PA Advisors, LLC v. Google Inc. et al
REPLY to #517 Response to Non-Motion REPLY In Support Of Yahoo! Inc.'s Bill of Costs by Yahoo! Inc.. (Attachments: #1 Second Declaration of Jason White)(Doan, Jennifer) Modified on 5/18/2010 (ch, ).
UNITED STATES DISTRICT COURT EASTERN DISTRICT OF TEXAS MARSHALL DIVISION PA ADVISORS, LLC, Plaintiff, v. GOOGLE INC., et al. Defendants. YAHOO! INC.'S REPLY IN SUPPORT OF ITS BILL OF COSTS Civil Action No. 2:07-cv-480 RRR
Yahoo! Inc. ("Yahoo!") files this Reply in support of its Bill of Costs and in response to Plaintiff's Objections. Yahoo! has incurred vast expenses defending itself since Plaintiff filed suit on November 2, 2007. Although 28 U.S.C. § 1920 could, in fairness, permit Yahoo! to recover more, Yahoo! merely seeks to recover the costs that have been explicitly documented. As the prevailing party, Yahoo! filed a detailed Bill of Costs with the Clerk in the amount of $97,388.98 after judgment was entered in its favor. Plaintiff admits that Yahoo! is the prevailing party pursuant to § 1920, but objected to a number of Yahoo!'s documented costs. Rule 54(d), however, instructs that costs be awarded to the prevailing party as a matter of course, unless the court directs otherwise. Fed. R. Civ. P. 54(d). The prevailing party may recover all costs enumerated in § 1920 that are necessarily incurred in defense of the suit. See Fogleman v. ARAMCO, 920 F.2d 278, 286 (5th Cir. 1991). I. Non-Disputed Costs
Plaintiffs did not object to any costs associated with Fees of the Clerk ($125.00), Fees for service of summons and subpoena ($120.00), and Docket fees under 28 U.S.C. § 1828 ($171.08), and thus the Clerk should properly tax Plaintiff for those amounts. II. Number of Witnesses & Certified Deposition Transcripts - § 1920(3)
Plaintiff objects to the certified transcripts that Yahoo! ordered for this case. (See Dkt. No. 517, Pl.'s Obj. re Table 3.) Plaintiff cites Fogleman v. ARAMCO for the proposition that Yahoo! bears the burden of showing that these costs were necessarily incurred. 920 F.2d at 286. Each of the transcripts was for a deposition that was either taken by Yahoo! or was taken of Yahoo! by Plaintiff, and each was necessary for Yahoo!'s defense. (See Dkt. No. 492, Mot. to Declare an Exceptional Case, at 1) ("Further, this case required twenty-six depositions, and the production of more than 3.4 million pages of documents."). The transcripts of the depositions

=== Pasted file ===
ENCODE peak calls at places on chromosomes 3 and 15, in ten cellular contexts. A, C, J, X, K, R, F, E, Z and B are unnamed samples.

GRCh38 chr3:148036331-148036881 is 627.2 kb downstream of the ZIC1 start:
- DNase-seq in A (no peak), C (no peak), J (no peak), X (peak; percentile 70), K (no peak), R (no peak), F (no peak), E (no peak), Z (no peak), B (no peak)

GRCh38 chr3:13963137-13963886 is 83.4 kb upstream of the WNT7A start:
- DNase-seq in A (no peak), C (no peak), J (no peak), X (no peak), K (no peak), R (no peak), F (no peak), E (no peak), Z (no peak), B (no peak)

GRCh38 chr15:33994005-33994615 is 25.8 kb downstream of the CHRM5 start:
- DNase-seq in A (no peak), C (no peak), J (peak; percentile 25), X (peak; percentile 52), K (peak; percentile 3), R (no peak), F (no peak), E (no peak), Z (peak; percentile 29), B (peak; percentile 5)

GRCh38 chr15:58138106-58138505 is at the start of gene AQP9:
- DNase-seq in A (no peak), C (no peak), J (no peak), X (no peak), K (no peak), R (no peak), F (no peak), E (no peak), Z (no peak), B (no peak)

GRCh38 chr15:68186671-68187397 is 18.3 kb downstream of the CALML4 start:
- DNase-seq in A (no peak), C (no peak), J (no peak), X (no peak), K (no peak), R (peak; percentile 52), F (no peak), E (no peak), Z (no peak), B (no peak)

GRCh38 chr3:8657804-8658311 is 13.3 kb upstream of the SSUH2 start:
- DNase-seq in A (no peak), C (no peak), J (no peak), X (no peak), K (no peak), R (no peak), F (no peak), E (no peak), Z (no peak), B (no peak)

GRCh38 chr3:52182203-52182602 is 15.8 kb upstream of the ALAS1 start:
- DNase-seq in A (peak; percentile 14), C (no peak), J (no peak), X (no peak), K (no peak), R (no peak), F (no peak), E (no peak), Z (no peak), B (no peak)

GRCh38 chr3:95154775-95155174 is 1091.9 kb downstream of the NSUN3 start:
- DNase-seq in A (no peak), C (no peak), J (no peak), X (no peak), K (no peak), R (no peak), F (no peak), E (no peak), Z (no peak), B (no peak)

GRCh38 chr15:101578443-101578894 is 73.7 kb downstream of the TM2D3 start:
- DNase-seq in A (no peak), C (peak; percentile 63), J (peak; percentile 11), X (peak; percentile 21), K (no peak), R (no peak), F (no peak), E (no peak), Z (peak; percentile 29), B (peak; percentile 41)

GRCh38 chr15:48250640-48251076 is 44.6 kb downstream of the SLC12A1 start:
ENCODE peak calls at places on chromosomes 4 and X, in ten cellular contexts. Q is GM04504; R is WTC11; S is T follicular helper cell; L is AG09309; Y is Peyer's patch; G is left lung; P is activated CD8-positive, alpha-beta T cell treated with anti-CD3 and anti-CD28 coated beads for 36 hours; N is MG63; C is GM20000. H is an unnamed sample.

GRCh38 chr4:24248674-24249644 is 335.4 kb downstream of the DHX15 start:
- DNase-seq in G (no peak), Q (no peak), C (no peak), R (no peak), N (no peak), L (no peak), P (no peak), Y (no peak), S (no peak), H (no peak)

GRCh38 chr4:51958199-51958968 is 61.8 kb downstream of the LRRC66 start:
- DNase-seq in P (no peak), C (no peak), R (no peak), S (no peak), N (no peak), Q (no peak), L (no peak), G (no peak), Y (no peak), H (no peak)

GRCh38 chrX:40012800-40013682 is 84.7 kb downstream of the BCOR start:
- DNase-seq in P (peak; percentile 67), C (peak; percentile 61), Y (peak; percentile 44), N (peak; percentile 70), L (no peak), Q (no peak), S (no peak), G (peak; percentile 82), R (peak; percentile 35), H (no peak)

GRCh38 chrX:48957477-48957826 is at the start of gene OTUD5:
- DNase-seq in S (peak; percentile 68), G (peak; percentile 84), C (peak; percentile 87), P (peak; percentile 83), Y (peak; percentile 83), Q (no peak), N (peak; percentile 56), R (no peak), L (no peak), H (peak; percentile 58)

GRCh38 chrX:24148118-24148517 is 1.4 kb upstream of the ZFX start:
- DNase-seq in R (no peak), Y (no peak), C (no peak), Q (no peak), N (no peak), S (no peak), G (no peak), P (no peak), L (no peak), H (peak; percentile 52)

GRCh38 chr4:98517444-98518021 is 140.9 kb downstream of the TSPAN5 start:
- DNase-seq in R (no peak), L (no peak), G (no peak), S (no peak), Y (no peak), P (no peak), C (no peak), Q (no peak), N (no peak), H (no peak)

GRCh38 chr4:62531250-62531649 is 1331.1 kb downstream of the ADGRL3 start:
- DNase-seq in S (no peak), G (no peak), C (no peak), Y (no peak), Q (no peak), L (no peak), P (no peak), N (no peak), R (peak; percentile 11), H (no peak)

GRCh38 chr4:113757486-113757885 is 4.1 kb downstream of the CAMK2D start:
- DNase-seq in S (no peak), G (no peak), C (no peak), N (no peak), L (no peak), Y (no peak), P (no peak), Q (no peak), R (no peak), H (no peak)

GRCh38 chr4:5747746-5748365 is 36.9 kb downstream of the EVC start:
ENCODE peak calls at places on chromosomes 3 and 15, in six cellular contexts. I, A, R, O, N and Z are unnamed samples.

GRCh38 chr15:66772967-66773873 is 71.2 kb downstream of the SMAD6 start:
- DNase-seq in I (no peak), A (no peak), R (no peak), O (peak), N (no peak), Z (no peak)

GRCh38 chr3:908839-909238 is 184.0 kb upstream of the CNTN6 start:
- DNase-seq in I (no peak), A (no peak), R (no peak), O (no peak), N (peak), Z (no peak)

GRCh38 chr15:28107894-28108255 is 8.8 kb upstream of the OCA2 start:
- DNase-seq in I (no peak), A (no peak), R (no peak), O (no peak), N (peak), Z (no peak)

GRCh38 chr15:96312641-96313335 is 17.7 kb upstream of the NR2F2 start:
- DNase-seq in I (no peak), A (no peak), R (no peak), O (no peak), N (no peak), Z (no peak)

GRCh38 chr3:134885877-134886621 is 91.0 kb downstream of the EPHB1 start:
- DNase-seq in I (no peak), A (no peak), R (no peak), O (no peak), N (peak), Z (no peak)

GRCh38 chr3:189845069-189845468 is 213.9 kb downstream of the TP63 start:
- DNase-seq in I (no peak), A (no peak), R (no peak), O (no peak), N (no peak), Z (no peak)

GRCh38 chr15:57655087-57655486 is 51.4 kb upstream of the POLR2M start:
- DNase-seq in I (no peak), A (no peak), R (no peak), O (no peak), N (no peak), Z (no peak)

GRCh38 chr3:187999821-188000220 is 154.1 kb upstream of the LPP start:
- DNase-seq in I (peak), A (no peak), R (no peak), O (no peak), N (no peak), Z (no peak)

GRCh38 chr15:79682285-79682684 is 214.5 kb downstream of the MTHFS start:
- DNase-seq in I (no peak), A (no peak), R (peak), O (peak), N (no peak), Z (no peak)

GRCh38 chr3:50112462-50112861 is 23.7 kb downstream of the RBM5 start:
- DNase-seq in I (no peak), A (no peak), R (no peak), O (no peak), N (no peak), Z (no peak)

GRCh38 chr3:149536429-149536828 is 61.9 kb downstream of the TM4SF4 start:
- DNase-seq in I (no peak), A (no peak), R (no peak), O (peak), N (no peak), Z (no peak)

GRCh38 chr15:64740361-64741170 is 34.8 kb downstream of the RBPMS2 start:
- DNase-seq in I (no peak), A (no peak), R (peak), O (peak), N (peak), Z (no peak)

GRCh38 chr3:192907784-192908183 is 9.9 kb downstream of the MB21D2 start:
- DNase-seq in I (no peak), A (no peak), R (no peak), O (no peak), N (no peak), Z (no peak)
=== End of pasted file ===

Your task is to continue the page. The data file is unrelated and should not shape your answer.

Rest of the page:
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were fundamental to Yahoo!'s motions for summary judgment and for use at the pretrial conference/oral argument on the motions for summary judgment. (White, 2nd Decl. ¶ 4.a.i & ii.) The Fifth Circuit expressly allows cost recovery for deposition transcripts. Fogleman, 920 F.2d at 285-86. Contrary to Plaintiff's argument, Maurice Mitchell Innovations v. Intel Corporation held that ordering certified copies of a transcript in addition to the original may not be recoverable without explanation as to why the copies were "necessary as opposed to for the convenience of counsel." 491 F. Supp. 2d at 688. Here, additional copies are not at issue. Yahoo!'s invoices plainly show that it ordered a certified original transcript of each noticed deposition out of necessity to defend itself. (See Bill of Costs, Exh. 3 at 21; see also White, 2nd Decl. ¶ 4.a.) Yahoo! ordered each certified transcript to support its defenses, its motions for summary judgment, and for use at the pretrial conference/oral argument on the motions for summary judgment. The importance of the transcripts is illustrated by Judge
Rader's citation to Dr. Rhyne's deposition in his summary judgment order. (See Dkt. No. 483, Sum. J. Order, 11.) III. Videotaped Depositions - § 1920(2) (as amended)